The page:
The "blue flame" phenomenon in the Ijen Crater, located on the island of Java in Indonesia, is a mesmerizing and rare natural occurrence. Thus visiting the Ijen Crater to witness the blue flame phenomenon can be a breathtaking experience. It feels surreal and otherworldly.


Most likely you have been watching The Ijen Crater Blue Flame on youtube. The blue flame phenomenon in the Ijen Crater is one of the most famous and well-documented examples of its kind. While you are traveling in Indonesia, it would be a significant loss not to spend some time visiting this natural wonder. Here are 5 facts about the famous Blue Flame of Ijen Crater in Indonesia you should know:


1.  The Ijen Crater is an active volcanic complex, and it contains a highly acidic lake with high sulfur content. Volcanic activity beneath the surface releases sulfuric gases, primarily hydrogen sulfide (H2S).


2. As these sulfuric gases rise to the surface, they undergo sublimation, which means they transition from a gas to a solid without passing through a liquid phase. Upon reaching the relatively cooler air near the surface, the sulfur gases ignite spontaneously when they come into contact with oxygen.


3. Blue Flame Effect: The combustion of sulfuric gases produces a blue-colored flame, which can be seen in the dark or at night, creating a surreal and otherworldly scene. The blue color results from the specific conditions under which the combustion occurs, along with the presence of other compounds in the gas mixture.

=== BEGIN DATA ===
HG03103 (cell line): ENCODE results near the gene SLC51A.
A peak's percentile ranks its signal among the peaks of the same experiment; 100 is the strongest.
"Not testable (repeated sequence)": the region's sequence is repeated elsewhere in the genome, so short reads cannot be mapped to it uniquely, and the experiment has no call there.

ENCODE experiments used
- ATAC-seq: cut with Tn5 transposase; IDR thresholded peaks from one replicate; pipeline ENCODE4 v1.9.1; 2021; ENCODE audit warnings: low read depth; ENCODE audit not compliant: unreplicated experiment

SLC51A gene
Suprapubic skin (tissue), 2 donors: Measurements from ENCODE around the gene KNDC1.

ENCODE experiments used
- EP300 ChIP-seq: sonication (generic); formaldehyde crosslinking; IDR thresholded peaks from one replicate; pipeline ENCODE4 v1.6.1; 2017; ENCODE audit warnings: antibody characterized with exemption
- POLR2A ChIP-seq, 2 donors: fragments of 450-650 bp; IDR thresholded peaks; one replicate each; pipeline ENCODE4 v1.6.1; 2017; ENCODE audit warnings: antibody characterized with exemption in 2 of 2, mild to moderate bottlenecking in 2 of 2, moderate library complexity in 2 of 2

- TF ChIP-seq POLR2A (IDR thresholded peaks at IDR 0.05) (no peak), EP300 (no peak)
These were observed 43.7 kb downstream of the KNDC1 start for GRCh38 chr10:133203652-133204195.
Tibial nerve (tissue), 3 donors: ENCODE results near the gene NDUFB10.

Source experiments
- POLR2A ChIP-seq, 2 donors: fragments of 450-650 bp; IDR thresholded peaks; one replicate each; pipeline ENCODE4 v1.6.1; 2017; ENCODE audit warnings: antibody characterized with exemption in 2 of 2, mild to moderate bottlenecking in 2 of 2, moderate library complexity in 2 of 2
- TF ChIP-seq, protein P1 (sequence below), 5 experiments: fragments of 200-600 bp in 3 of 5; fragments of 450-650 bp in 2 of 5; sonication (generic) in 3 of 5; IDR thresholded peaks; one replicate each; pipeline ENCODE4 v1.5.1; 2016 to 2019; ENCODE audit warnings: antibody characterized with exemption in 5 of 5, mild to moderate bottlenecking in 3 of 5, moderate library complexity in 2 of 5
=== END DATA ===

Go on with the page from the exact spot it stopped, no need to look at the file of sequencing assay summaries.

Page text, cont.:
4. Sulfur Mining: The Ijen Crater is also known for its traditional sulfur mining operations. Miners extract solid sulfur formed from the condensation of sulfuric gases. They use simple tools to break and carry the sulfur blocks, often enduring hazardous conditions due to the crater's toxic gases and extreme heat.


5. Every night, the sulfur miners hike up to the crater to take sulfur for 2 hours each trip. They have to endure the danger of extreme environments, toxic gasses, cold weather, and physical challenge to get a little income. The sulfurs will be used to produce cosmetics and soap.


Visiting the Ijen Crater to witness the blue flame phenomenon can be a breathtaking experience. However, it's important to note that the gases responsible for the blue flame, such as hydrogen sulfide, can be toxic in high concentrations. Visitors are advised to take safety precautions and wear protective masks to avoid inhaling these gases.

Dada Sabra S.
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Going to Mt Ijen

Published at 19 August 2023 17:28